A new video work by one of the world’s most celebrated living artists David Hockney will be unveiled across a network of the world’s most iconic outdoor video screens: over 70 billboards in New York’s Times Square, the largest LED screen in Seoul, the Yunika Vision in Japan, and the home of CIRCA — the Piccadilly Lights screen in London.
Entitled “Remember you cannot look at the sun or death for very long”, this new two and a half minute video will be shown every evening throughout the month of May at the following times and locations:
London’s Piccadilly Lights at 20:21 BST
New York’s Times Square at 23:57 EST
Seoul’s Coex K-POP Square LED screen at 20:21KST
Tokyo’s Yunika Vision at 21:00 JST
Los Angeles: Pendry West Hollywood, the largest digital media display on the Sunset Strip at 20:21PST
Online via the CIRCA.ART website at 20:21 BST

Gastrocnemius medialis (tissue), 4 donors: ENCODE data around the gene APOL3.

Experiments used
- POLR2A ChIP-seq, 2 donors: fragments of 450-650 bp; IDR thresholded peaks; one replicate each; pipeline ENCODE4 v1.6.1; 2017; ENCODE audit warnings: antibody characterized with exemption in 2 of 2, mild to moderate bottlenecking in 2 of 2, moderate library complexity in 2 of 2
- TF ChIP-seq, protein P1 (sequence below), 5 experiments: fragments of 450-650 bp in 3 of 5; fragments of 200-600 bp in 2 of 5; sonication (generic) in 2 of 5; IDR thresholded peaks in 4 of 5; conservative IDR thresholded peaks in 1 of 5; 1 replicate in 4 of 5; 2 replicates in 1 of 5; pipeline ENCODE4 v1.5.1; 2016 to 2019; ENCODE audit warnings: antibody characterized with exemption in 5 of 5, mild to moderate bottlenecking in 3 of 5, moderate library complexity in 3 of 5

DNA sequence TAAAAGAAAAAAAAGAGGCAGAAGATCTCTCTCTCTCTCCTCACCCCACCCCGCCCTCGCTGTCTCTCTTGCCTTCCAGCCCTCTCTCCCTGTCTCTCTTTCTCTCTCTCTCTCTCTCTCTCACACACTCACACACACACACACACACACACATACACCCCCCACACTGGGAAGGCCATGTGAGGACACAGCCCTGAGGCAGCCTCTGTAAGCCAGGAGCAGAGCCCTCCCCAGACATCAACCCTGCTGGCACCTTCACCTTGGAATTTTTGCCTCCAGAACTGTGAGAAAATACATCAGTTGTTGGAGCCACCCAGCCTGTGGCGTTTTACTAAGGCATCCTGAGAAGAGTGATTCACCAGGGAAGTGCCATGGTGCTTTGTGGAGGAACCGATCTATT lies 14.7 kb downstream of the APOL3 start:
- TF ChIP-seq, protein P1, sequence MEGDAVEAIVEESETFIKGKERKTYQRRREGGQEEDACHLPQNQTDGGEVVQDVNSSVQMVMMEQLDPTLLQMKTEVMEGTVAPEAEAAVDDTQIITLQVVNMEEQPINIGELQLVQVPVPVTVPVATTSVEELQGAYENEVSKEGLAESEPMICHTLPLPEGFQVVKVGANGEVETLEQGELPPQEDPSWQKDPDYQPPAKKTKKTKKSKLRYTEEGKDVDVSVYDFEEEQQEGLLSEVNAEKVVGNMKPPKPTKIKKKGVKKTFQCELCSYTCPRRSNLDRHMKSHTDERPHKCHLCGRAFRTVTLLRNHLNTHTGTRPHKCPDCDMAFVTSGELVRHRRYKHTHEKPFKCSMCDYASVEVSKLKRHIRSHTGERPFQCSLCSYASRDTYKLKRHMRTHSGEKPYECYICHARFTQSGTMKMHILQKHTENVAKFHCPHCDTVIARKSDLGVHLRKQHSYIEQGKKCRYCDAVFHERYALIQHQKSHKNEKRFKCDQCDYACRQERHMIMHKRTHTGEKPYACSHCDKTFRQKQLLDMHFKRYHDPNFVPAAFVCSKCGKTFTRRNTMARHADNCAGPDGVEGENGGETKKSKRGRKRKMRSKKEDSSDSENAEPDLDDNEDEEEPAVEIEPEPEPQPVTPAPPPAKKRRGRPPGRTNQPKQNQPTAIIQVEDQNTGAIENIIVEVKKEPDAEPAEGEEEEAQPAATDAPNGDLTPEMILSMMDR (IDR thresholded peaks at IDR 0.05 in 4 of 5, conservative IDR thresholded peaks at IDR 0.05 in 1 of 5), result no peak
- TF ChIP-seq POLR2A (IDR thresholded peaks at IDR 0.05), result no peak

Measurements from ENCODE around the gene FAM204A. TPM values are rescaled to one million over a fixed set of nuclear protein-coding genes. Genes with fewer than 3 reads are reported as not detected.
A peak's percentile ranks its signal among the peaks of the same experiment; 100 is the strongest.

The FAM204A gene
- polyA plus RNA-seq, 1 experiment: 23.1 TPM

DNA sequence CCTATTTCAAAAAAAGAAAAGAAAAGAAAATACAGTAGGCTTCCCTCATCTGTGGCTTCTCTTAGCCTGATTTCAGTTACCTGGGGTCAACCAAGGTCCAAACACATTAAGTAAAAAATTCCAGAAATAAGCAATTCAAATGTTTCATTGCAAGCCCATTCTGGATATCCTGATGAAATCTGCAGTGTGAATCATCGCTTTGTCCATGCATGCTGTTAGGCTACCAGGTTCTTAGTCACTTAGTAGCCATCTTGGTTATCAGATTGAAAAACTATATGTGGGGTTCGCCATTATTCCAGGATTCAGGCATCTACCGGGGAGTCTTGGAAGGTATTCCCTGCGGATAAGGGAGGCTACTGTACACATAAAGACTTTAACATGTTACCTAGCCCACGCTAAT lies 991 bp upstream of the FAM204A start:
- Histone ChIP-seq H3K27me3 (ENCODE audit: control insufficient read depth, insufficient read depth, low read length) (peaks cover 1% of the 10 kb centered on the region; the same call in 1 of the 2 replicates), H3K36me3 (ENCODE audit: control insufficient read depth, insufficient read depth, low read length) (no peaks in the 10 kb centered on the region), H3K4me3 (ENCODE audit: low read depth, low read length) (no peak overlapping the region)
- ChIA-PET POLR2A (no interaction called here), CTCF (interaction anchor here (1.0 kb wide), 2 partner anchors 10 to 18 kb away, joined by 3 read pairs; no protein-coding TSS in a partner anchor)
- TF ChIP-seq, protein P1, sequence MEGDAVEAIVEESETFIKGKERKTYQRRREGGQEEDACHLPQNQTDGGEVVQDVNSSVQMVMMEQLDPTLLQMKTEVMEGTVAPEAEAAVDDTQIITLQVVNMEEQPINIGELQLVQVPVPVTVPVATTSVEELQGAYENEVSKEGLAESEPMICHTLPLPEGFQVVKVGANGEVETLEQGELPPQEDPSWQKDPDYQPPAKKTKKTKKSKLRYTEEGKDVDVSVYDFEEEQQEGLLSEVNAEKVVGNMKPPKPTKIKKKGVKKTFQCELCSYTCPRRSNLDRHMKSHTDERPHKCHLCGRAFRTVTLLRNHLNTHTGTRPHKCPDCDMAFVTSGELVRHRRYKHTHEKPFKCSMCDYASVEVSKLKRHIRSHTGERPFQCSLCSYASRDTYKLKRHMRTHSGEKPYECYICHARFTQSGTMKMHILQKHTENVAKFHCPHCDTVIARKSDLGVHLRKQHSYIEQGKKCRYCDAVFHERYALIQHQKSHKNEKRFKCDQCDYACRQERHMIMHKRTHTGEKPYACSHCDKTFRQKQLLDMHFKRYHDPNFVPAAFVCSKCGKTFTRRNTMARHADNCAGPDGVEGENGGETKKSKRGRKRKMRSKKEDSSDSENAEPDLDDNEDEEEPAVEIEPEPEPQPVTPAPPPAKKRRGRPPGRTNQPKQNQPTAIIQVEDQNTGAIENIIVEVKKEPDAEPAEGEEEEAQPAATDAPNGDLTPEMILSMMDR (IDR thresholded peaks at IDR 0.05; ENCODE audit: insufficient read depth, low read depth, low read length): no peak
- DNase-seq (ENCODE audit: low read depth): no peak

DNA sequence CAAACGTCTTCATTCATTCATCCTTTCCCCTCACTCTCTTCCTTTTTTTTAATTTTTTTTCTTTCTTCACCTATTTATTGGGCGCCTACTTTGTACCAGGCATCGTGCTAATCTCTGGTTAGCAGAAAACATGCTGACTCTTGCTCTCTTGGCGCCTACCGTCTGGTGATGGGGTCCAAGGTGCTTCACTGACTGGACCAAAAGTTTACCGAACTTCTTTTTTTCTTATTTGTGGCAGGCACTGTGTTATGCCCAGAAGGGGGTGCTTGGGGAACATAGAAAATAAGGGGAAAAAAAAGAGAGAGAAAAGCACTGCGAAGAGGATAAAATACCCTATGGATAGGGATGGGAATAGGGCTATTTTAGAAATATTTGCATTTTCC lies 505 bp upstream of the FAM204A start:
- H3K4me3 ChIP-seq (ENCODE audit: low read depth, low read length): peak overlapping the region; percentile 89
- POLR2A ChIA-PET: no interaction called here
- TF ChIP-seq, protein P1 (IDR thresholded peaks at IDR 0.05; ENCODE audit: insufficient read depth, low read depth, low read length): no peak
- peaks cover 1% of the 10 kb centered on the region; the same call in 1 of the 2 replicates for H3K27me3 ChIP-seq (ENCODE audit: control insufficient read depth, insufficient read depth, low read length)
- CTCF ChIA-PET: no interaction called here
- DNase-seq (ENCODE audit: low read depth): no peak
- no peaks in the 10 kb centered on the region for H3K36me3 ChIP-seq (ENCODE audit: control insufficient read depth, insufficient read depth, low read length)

In this worldwide display of unity, Hockney’s animated sunrise seeks to offer a symbol of hope and collaboration as the world awakens from its lockdowns. Members of the public across these four cities will be able to see the commonplace advertisements paused and replaced for a spontaneous encounter with Hockney’s meditation on the arrival of spring.
Created on the artist’s iPad in Normandy, France, this global happening coincides with the release of Hockney’s new book Spring Cannot Be Cancelled and his Royal Academy exhibition The Arrival of Spring, Normandy, 2020 opening 15 May, 2021.
The CIRCA Calendar for May 2021 will delve into David Hockney’s new series of paintings and iPad drawings he made during his lockdown in Normandy, France. Working from quotes from the artist and research drawn from his recently published book Spring Cannot Be Cancelled (2021), the Calendar will take a closer look at what inspires Hockney’s work, such as the marvellous Bayeux Tapestry, the Apocalypse Tapestry, and the Unicorn Tapestries he recently visited in 2018. Other key influencers to his work such as Marcel Proust, Meindert Hobbema, Oscar Wilde and Vincent Van Gogh amongst other will be given special attention, along with a day dedicated to Hockney’s constant companion Ruby, his dog who watches attentively as the master paints.